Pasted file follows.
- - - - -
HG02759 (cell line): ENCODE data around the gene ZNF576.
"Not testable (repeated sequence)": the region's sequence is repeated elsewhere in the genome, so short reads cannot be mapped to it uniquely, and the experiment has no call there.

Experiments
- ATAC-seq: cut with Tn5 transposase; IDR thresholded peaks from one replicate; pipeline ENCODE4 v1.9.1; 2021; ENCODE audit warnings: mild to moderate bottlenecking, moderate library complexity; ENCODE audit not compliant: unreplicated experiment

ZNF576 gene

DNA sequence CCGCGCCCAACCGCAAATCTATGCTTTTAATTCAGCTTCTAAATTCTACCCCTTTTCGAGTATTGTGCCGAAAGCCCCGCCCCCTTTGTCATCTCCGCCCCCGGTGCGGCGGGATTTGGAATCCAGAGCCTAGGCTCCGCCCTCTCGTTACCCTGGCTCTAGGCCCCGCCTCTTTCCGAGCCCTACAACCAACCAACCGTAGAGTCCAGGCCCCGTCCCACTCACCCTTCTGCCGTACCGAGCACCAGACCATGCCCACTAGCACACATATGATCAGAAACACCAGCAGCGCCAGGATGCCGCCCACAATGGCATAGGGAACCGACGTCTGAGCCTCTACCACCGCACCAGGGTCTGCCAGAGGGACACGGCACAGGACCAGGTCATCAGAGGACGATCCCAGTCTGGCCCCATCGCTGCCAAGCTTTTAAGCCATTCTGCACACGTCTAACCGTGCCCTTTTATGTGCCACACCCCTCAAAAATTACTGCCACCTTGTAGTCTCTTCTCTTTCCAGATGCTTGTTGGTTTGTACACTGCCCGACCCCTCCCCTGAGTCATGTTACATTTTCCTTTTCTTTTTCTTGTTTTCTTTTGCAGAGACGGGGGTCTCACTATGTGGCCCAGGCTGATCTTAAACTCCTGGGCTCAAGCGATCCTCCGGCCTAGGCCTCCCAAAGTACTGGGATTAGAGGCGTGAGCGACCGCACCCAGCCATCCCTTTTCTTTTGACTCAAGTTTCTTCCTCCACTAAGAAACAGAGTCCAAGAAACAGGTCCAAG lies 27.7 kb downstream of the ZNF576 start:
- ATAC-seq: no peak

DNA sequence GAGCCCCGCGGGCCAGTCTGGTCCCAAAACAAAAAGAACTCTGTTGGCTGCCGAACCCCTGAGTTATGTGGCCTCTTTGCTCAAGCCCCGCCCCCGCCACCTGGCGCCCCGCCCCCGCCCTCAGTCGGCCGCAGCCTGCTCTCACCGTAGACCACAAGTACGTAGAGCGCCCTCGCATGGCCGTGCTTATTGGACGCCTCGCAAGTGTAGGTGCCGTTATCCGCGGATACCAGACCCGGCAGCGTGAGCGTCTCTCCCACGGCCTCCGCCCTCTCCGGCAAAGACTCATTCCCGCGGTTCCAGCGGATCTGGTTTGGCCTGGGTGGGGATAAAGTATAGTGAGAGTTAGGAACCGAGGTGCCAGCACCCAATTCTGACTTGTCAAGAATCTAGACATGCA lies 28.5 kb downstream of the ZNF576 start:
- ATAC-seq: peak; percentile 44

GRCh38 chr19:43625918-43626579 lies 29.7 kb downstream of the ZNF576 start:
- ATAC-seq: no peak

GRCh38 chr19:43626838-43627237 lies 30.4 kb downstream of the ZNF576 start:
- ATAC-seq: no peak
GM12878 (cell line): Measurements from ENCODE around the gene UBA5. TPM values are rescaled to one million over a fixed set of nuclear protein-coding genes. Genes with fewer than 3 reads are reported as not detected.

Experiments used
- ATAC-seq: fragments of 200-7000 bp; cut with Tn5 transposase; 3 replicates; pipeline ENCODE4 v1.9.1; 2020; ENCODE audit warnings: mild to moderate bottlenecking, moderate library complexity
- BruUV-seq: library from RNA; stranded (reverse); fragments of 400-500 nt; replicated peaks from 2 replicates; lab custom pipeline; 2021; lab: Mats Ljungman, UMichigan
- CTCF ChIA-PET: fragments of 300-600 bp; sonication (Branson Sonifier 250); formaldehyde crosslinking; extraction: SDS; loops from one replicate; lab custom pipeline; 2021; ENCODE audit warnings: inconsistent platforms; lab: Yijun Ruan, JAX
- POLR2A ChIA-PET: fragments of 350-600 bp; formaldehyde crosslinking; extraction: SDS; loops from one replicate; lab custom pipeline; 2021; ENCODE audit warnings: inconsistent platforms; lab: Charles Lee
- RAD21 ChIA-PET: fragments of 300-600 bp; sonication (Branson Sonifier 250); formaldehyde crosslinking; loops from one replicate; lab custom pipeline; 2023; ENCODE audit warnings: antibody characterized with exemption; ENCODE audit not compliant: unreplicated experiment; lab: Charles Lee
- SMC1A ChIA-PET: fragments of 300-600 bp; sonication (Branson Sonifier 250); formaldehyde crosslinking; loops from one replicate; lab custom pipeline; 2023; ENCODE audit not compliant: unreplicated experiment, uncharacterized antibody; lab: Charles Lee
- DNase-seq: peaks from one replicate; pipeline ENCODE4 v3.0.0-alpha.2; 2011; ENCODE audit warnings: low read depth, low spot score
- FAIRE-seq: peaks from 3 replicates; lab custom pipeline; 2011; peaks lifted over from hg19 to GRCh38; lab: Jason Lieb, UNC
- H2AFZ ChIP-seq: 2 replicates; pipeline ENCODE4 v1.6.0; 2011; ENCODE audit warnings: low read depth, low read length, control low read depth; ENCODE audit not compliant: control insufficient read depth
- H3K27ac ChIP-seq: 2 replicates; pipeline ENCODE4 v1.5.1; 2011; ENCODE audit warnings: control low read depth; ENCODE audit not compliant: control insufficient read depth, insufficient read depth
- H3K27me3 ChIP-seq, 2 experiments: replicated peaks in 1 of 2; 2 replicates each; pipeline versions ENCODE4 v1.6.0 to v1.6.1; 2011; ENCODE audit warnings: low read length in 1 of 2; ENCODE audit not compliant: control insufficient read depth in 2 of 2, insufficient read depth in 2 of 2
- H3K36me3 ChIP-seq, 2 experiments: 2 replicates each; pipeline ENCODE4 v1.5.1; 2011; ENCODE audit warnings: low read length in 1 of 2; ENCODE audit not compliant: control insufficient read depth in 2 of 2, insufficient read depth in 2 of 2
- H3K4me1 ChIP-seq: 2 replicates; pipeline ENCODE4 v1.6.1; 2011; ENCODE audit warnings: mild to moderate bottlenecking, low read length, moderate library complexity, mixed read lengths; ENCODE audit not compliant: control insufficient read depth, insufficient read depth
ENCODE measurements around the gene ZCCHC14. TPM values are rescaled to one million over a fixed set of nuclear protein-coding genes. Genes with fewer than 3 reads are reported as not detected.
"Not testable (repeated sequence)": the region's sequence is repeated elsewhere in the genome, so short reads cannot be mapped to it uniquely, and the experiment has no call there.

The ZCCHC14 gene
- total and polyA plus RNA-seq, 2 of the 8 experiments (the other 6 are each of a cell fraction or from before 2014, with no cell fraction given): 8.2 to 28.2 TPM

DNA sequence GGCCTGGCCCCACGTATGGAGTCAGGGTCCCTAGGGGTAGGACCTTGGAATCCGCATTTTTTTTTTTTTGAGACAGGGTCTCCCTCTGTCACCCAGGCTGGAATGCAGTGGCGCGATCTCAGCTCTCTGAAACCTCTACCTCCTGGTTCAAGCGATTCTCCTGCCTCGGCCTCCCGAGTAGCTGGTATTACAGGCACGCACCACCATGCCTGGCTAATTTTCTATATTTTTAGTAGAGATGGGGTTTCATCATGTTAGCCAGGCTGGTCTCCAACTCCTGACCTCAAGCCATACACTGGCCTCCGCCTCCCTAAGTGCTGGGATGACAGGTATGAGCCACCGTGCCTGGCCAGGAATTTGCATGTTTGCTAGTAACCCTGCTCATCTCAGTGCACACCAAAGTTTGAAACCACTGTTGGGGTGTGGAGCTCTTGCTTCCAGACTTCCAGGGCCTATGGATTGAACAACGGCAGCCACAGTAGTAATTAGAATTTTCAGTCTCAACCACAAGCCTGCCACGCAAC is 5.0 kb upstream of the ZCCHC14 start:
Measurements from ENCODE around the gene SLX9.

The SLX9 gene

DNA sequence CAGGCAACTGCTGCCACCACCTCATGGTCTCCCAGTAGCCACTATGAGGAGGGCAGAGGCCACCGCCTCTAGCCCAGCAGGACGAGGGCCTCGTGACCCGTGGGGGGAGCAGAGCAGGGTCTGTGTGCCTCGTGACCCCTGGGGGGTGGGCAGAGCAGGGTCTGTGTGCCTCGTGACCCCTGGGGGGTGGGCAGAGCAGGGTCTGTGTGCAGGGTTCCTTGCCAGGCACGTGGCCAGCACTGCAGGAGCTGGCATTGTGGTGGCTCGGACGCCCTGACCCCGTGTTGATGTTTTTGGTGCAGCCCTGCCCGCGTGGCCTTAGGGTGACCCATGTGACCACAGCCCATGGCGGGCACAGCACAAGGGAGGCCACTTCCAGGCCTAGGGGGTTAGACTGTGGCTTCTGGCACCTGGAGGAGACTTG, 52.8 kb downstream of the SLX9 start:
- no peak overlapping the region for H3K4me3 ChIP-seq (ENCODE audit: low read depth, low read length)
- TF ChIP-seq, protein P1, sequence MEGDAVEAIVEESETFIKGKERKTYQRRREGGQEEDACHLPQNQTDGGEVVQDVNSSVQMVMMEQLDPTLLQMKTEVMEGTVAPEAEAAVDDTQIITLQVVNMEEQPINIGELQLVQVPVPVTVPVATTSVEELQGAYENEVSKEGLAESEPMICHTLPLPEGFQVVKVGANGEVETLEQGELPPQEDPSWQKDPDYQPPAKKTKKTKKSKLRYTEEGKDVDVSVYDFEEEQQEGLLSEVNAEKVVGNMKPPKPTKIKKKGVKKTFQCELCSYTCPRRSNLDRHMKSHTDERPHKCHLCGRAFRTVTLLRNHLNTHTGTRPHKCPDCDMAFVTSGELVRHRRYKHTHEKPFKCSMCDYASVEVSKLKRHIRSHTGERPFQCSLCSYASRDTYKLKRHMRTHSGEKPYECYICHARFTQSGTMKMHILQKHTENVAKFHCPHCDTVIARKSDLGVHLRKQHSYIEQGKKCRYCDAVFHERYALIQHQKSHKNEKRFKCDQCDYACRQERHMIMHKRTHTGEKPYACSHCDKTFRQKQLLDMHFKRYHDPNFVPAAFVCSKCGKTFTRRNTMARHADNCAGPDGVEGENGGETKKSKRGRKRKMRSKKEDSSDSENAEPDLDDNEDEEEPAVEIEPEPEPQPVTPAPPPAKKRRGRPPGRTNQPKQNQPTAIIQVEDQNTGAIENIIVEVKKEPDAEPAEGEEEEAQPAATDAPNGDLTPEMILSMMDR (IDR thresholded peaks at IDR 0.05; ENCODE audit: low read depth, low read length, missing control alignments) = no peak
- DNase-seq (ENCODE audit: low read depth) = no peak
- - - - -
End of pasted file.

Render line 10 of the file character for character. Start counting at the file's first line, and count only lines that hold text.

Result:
GRCh38 chr19:43625918-43626579 lies 29.7 kb downstream of the ZNF576 start: